Running and Memory

If you can’t tell from this story I’m writing, I like running. It’s a uniquely human activity; no other animal runs quite like us. We’re good at it, too—depending on who you ask, humans might have evolved to run prey to death. In Man VS Horse I want to make readers feel the mental states and thought-processes behind running a hundred miles, based on my own experience running marathons and reading about ultra-marathoners.

Stories need characters. It might seem difficult to squeeze a character out of a purely physical challenge like racing against a horse, but thankfully, there’s a huge mental component to running. You might think the biggest bottleneck is strength or endurance, but even if you know you’re capable of running twenty miles, getting out of bed to do so is still tricky. Jonas’ train of thought during the run will be a window into his character and a source of conflict throughout the narrative.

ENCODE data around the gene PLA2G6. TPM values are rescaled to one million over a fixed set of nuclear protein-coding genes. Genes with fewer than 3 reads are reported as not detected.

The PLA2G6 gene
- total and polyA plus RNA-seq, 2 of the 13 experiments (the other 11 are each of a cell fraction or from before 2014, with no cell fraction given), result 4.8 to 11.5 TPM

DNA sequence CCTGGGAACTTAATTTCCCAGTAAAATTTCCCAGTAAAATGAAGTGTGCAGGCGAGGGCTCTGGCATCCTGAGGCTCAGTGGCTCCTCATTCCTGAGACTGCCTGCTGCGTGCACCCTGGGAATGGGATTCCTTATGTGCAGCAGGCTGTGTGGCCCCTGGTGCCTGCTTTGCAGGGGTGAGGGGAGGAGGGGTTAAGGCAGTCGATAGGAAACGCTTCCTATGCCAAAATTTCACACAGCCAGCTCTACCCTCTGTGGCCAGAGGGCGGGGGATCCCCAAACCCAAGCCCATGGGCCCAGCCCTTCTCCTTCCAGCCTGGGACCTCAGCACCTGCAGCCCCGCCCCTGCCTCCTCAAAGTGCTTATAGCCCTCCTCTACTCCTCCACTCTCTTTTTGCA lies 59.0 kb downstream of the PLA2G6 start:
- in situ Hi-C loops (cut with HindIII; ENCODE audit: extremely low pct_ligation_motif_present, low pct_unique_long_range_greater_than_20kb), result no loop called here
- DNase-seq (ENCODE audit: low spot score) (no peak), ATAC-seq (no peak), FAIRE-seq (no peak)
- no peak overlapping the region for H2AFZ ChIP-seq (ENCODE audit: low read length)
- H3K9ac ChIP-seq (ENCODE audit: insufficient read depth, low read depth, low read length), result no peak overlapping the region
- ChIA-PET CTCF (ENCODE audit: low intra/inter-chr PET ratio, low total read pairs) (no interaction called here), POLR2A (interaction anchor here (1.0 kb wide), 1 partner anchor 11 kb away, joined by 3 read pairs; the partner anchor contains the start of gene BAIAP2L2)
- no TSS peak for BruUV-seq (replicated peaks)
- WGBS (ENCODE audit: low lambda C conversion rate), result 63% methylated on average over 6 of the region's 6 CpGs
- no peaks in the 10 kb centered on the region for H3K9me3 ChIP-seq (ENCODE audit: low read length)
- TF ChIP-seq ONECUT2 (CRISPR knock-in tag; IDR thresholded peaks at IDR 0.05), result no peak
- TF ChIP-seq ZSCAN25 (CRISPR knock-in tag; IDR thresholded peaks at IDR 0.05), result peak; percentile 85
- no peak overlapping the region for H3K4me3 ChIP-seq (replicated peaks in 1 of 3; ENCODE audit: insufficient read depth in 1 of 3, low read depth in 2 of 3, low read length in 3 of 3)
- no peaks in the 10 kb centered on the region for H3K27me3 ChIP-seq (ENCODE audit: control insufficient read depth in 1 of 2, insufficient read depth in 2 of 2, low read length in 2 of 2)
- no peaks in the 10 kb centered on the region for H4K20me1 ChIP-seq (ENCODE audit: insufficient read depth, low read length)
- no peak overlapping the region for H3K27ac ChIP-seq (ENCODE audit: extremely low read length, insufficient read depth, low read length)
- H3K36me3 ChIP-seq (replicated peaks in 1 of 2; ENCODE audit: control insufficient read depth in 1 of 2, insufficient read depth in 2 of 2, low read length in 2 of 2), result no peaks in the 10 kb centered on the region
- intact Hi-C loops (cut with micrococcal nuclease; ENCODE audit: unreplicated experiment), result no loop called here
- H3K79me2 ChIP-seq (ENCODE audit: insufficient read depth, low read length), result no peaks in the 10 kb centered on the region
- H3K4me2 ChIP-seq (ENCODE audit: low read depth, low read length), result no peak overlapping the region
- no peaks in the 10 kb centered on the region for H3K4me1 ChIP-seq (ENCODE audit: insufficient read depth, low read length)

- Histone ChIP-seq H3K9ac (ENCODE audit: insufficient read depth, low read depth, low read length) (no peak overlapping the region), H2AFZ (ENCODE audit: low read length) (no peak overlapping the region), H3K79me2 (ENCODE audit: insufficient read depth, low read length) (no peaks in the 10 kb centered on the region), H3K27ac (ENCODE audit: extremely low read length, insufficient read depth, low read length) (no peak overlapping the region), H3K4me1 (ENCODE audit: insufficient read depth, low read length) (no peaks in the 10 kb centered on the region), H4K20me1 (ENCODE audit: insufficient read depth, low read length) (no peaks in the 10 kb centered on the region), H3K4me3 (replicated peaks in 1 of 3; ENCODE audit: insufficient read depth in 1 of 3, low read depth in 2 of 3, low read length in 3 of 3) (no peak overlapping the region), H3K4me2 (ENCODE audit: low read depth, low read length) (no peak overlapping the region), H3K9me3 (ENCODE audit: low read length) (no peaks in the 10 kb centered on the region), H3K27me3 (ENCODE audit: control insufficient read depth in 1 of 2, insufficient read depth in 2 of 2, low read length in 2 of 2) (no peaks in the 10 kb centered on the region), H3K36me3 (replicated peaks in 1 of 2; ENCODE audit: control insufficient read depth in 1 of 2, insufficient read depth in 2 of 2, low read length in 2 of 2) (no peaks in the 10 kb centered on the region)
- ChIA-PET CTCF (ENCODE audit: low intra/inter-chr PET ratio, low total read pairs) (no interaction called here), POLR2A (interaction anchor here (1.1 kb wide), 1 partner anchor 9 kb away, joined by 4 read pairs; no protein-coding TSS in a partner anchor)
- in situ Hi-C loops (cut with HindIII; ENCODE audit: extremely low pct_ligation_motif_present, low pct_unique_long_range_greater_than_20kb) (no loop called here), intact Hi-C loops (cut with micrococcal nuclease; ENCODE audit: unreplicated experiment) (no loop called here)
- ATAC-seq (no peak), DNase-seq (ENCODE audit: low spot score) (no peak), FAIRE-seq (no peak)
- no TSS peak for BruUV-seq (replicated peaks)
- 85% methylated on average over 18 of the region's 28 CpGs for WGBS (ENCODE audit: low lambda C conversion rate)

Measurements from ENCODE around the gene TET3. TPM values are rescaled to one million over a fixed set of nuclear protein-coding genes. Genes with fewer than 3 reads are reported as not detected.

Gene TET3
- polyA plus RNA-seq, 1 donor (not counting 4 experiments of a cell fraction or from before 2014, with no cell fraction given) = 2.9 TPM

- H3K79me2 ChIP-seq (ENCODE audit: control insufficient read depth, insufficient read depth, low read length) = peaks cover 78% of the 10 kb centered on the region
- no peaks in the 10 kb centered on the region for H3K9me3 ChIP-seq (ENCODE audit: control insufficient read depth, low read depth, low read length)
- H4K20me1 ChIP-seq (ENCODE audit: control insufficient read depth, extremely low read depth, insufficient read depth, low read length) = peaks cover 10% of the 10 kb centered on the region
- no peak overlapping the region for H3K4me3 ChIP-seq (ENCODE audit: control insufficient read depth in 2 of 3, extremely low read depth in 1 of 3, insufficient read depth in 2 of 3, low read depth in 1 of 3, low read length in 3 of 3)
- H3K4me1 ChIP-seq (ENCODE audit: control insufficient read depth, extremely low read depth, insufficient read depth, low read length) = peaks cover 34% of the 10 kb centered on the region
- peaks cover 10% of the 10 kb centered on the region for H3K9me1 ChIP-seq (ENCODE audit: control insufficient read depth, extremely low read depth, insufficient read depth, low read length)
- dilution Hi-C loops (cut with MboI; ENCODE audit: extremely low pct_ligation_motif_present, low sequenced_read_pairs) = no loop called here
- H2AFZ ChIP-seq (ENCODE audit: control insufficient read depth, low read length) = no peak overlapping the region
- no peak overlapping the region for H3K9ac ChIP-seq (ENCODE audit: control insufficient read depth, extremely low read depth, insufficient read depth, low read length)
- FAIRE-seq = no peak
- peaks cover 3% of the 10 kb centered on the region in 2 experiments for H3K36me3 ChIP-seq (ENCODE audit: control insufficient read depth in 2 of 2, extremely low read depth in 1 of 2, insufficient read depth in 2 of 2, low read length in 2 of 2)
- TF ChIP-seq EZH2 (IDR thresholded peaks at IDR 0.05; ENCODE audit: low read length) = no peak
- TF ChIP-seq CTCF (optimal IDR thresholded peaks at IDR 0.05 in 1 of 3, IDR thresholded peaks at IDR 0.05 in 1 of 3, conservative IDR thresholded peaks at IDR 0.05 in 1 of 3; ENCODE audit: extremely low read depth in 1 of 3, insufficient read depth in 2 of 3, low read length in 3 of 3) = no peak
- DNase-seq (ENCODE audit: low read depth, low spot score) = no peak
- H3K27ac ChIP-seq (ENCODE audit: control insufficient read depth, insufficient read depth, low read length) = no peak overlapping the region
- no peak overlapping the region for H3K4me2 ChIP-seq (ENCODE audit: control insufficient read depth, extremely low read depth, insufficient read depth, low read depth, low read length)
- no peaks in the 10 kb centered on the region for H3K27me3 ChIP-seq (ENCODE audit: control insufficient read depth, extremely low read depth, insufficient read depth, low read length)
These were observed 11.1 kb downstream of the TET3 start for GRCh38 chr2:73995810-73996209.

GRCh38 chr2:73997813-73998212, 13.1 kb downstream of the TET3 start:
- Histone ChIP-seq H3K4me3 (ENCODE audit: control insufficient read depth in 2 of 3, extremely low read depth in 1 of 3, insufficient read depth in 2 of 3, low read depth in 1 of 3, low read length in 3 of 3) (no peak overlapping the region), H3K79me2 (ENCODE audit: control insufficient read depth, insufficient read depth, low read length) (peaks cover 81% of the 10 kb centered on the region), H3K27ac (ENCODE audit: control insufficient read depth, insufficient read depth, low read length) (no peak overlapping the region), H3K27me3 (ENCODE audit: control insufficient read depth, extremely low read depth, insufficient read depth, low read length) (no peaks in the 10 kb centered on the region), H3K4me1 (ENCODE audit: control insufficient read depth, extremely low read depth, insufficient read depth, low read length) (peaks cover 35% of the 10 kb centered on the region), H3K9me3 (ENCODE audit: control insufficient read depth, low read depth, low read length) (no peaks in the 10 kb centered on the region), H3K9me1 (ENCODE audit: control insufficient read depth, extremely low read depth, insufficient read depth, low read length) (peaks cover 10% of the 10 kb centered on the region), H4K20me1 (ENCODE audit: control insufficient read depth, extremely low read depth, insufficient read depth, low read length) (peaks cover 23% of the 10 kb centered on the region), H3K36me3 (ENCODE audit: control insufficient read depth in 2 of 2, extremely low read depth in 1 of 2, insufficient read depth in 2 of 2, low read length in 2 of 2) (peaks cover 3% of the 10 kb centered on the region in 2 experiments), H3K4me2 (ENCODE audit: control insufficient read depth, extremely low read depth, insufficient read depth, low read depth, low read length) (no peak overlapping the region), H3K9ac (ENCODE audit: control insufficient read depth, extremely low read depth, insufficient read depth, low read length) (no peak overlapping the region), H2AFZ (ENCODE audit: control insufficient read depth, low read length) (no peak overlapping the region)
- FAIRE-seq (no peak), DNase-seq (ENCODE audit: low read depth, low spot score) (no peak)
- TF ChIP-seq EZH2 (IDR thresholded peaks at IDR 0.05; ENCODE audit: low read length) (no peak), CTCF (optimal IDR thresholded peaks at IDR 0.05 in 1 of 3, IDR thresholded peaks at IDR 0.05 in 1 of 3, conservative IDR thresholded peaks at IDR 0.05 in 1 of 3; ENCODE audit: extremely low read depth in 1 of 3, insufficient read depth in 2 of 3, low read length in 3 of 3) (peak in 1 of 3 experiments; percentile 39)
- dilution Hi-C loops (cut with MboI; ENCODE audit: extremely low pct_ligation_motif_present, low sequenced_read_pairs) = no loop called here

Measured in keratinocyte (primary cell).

When I’m running, my train of thought goes in weird directions, and I want Jonas to show that. For the first ten miles, Alphonse kept Jonas company, but now that Alphonse has taken the lead, Jonas is left alone with his mind.

I take advantage of this to introduce the reader to Whitney, Jonas’ running partner and ghostwriter. If you’re sensitive to spoilers, close your eyes: Whitney will show up later, around mile 50, I think. Introducing her now lets me set the stage for her arrival.

I think Jonas reminiscing about Whitney is an accurate portrayal of the running mindset. I often find myself recalling the past during long runs. It’s a chance for me to review and reinterpret my history. A long run is the perfect opportunity to reduce a character to their base elements.

I also play dumb games with myself on long runs, like Jonas explaining modern items to a caveman. If you’ve got a dumb endurance-sport mental-game, let me know! I’d love to hear.

Next 10 Miles
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